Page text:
I totally agree with you. Viggo showed how much respect he had for the production during filming and also during promotion. I'd think that was obvious.

You touch on a sad truth about the internet, and also a trend I see more generally. The mentality of "If you're not 100% with us, you're 100% against us" pervades so many areas, that it becomes harder to have a pleasant, civilized difference of opinion. Frown

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Even elves love a Friday Fiesta


Glorfindela
Valinor


May 16 2014, 5:38pm

Post #89 of 160 (629 views)
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Yes, I think this make sense [In reply to] Can't Post

Especially in view of what PJ consistently says about making films, i.e. that he likes to have 'fun'. Shocked

I suppose we all have our own idea of 'fun', but OTT action (unrealistically portrayed), as well as burping and the like, are definitely not for me…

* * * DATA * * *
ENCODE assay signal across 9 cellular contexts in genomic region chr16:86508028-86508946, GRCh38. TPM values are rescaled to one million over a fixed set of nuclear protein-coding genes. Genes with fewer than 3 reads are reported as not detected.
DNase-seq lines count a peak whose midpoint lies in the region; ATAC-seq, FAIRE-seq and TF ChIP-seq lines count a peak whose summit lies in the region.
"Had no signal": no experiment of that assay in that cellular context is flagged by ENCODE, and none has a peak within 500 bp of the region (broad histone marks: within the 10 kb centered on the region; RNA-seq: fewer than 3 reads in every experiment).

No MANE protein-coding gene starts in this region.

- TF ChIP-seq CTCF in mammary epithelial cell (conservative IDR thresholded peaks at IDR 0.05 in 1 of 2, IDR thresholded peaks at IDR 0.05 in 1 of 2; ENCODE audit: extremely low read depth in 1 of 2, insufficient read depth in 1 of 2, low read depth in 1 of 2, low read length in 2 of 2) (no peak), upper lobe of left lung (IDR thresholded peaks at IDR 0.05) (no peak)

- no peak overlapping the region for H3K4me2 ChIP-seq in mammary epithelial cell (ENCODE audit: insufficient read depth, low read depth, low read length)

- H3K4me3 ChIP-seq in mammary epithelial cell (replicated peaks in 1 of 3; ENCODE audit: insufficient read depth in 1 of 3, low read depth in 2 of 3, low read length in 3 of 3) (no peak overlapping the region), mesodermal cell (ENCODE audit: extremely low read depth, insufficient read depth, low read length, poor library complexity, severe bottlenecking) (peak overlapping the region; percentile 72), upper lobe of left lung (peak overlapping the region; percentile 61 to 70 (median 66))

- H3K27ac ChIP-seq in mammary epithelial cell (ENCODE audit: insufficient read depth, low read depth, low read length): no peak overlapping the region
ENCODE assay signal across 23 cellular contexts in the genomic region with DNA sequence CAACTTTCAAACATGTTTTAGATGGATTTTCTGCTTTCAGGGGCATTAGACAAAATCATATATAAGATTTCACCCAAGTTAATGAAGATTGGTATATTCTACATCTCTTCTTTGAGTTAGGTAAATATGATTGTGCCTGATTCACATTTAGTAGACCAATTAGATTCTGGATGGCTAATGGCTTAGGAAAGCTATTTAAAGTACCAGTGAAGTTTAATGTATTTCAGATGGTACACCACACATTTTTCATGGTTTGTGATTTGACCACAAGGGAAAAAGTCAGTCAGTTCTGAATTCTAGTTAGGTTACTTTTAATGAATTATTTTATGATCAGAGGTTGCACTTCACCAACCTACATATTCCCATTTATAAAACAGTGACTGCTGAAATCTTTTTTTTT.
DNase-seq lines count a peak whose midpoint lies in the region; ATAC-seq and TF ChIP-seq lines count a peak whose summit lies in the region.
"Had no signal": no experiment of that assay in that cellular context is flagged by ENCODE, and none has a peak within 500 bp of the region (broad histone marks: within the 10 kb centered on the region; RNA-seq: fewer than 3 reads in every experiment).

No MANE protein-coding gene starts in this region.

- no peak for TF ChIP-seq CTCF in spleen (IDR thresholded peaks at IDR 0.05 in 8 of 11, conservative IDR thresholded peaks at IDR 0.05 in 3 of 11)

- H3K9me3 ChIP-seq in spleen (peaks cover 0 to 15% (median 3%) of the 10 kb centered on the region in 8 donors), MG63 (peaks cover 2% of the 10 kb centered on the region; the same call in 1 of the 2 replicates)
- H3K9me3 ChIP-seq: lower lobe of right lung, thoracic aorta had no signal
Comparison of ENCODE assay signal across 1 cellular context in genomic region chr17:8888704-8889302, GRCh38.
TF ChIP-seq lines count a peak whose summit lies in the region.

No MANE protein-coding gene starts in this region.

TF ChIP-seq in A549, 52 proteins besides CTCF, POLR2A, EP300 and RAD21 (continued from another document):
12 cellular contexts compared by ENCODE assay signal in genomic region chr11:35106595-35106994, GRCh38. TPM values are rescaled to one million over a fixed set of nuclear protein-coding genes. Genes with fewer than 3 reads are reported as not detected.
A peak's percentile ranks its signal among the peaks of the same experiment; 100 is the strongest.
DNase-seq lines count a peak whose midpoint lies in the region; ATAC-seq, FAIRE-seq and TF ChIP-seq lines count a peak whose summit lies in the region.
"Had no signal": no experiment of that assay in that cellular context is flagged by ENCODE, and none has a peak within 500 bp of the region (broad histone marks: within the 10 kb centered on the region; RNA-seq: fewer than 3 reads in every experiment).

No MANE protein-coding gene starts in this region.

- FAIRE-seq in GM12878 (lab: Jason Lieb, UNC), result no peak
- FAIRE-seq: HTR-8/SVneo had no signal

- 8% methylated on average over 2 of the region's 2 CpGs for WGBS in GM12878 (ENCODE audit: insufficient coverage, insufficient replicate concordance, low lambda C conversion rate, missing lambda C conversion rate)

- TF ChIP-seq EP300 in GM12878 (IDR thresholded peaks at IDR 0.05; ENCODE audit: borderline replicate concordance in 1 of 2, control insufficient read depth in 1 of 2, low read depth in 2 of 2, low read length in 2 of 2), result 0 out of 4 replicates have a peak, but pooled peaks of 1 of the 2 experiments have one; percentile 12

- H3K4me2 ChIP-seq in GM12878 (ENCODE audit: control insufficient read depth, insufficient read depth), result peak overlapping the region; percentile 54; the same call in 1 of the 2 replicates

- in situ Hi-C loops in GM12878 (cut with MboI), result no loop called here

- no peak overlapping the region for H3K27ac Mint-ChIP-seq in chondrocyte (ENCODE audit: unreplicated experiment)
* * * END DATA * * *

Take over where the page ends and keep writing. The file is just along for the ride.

'If one wants to use CG and has a propensity to go big... then one will perhaps choose to steer a project in a direction that allows one to use that CG not just for practical purposes (just can't get a live dragon to follow directions!) but for gleeful purposes.

Nothing wrong with glee. But what makes me gleeful might not make others gleeful. Again, choices will be made that pay off in some ways and for some people ... not so much in other ways or for other people. '


Bofur01
Lorien

May 16 2014, 5:41pm

Post #90 of 160 (615 views)
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To be honest, if I had the capability to use CG environments... [In reply to] Can't Post

I definitely would... Who wouldn't want to be able to design impossible camera moves...

It would be so much fun! I can see exactly why PJ would want to use CG to the extent he has.


Darkstone
Immortal


May 16 2014, 5:55pm

Post #91 of 160 (635 views)